Let's call them Yin, Yang, and Yoni [which might be Yoni-come-lately who/which big-banged the other two and spawned our place. The critical idea in this is that what we perceive to be space-time and stuff is actually the boundary/ies of Yin, Yang and Yoni. Each existence is different, separate from the others, and always in contact with all of itself but there are boundaries of contact capable of quasi-infinite fractal interdigitation, so to speak. My thought is that Planck's constant, the speed of light, and so forth, are artefacts of this interdigitation which is intrinsically wave-like.

I assume that electrons, quarks, etc, are types of topological knots. What we call empty space is simply where there are relatively few knots. Long distance quantum entanglement, and the fact that physics seems the same both near and far are manifestations of the instantaneous non-distinction and always the same identity of each existence.

Each existence is presumably eternal: they either exist now or they don't.

Hmmm, maybe I only think like this because I've always been a bit on edge ..... :-)
holmstar
1 / 5 (1) Feb 09, 2009
Let's be clear about something...

The Doppler effect does *NOT* prove that the universe is expanding. Expansion is *one possible explanation* for Doppler shift of light from distant objects. It is probably the most likely explanation given current theory, but it is certainly nowhere near proof.
Modernmystic
1 / 5 (2) Feb 09, 2009
Let's be clear about something...

The Doppler effect does *NOT* prove that the universe is expanding. Expansion is *one possible explanation* for Doppler shift of light from distant objects. It is probably the most likely explanation given current theory, but it is certainly nowhere near proof.


What's another explaination?
SuperCollider
1 / 5 (1) Feb 10, 2009
Howdy!

OK, some outside-of-the-bun thoughts...no further introduction req'd.

I guess I should start with IU arguments and observations .. there is a certain futility in assessing the width and breadth of our U. Were we to travel to the edge and report back our findings .. it would be dated (wrong) info by the time it got to HQ. No way of getting around this time-of-flight "incorrection" (conceptually or otherwise) visa vis - discussion is meaningless. I believe.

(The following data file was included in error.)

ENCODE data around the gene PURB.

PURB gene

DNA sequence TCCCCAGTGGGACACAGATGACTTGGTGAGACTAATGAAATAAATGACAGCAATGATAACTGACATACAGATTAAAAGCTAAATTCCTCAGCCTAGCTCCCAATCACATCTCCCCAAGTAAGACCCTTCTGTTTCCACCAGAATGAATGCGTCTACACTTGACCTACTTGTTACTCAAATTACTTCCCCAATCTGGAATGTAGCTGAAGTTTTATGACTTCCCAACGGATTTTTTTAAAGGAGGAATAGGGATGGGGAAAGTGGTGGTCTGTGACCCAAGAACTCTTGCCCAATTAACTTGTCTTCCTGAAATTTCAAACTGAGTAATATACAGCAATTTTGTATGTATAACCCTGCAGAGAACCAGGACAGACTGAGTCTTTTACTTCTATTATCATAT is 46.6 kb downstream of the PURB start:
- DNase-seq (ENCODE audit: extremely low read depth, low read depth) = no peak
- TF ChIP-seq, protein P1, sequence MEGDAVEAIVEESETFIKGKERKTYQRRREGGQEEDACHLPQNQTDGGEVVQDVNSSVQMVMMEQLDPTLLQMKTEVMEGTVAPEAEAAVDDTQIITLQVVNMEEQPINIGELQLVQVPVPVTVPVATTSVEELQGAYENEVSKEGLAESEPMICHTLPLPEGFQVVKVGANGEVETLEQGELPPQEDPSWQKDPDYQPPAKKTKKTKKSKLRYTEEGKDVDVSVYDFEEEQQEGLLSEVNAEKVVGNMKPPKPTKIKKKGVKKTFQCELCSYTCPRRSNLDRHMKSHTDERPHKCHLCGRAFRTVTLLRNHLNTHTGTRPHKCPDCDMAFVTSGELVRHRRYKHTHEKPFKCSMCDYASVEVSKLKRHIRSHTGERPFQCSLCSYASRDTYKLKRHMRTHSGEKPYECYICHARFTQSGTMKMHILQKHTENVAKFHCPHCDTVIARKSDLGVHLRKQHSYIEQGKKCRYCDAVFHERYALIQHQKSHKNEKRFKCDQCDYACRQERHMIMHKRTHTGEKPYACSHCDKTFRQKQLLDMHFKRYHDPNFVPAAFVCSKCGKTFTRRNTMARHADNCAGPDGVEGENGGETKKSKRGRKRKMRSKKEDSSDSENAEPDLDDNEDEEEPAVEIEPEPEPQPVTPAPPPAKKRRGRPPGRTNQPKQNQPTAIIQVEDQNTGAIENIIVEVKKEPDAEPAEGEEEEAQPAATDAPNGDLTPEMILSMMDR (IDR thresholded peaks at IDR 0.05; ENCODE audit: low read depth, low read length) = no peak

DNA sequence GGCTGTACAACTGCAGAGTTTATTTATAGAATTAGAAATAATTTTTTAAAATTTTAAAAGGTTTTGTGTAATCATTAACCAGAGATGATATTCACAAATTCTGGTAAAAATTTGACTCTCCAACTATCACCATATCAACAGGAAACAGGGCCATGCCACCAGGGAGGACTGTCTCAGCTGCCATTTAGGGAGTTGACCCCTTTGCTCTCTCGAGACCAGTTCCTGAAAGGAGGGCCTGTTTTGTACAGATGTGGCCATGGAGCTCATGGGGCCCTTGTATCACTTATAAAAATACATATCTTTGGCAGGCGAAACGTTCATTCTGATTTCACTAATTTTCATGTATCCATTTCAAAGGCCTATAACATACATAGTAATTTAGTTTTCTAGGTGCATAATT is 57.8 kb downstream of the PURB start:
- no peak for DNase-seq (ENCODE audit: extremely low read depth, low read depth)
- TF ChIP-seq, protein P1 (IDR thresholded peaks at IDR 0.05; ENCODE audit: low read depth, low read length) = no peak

OK, let's jump around a little in time-space. I too am not overly convinced of an infinitely small infinitely dense, incredibly hot primordial-verse. Albeit a murky period in our distant past does this model not describe a black hole? I see no compelling reason for spontaneous expansion - no driving force. Did the early primodorial-verse contain all the mass (inertia) of our present-verse? Did mass/inertia not arise at some later juncture through symettry breaking or some such 'cosmological phase transition'?

I think an absolute truth that reigns supreme throughout time-space is that of inherent uncertainty. The Werner Heisenberg Uncertainty Principle. Which effectivly states that Nature abhors being pinned-down and pigeon-holed. That the ONLY certainty is un-certainty. So nature doesn't like having a fixed address nor fixed boundaries (primordial or present) nor fixed date-of-birth i.e. no 00/00/00 on the cosmic calendar. The universe started and then it didn't and then it didn't again and then it got going. No "on yuor marks - get set - go!" More of a fits and starts sort of thing.

Jumping about again .. I believe it's safe to suggest whatever existed exo-primordial-verse is the same as that found to occupy exo-present-verse.

More food for thought .. to ask what existed before the BB is a non sequitur. Why - you ask? "Before" implies a passage or measure of 'time'. The clock evidently started with the BB. "Before" the BB there was no time i.e no such thing as 'before'. (Full stop).

To suggest the Universe as having a distinct edge is again a violaton of the Werner Heisenberg U.P. No sharp boundaries allowed. This strikes me as especially cogent in dealing with a Space-Time/UNKOWN transition zone. Is it not conceivable that this quantum boundary expresses itself as an underlying expansion in Space-Time i.e. dark energy. An ubiquitous eigen-solution to the boundary-layer problem. Hope this as some what thought-provoking. I encourage your input. Have a pleasant day!



Modernmystic
1 / 5 (2) Feb 10, 2009
V. I've seen the same theory with one difference, that after the big rip that's it. There would be no space time left for gravitons (or any other particle) to act upon.

If we did find out we live in a cyclic universe it would be much more heartening to me, and it would also completely do away with the need for a supernatural (and when I say supernatural here I'm strictly reffering to an agent/existance that existed prior to and is responsible for starting our universe...not angles, faries, or demons :P) component to our origin.

yep
1 / 5 (2) Feb 18, 2009
"The Real Explanation"http://www.electr...xOLD.htm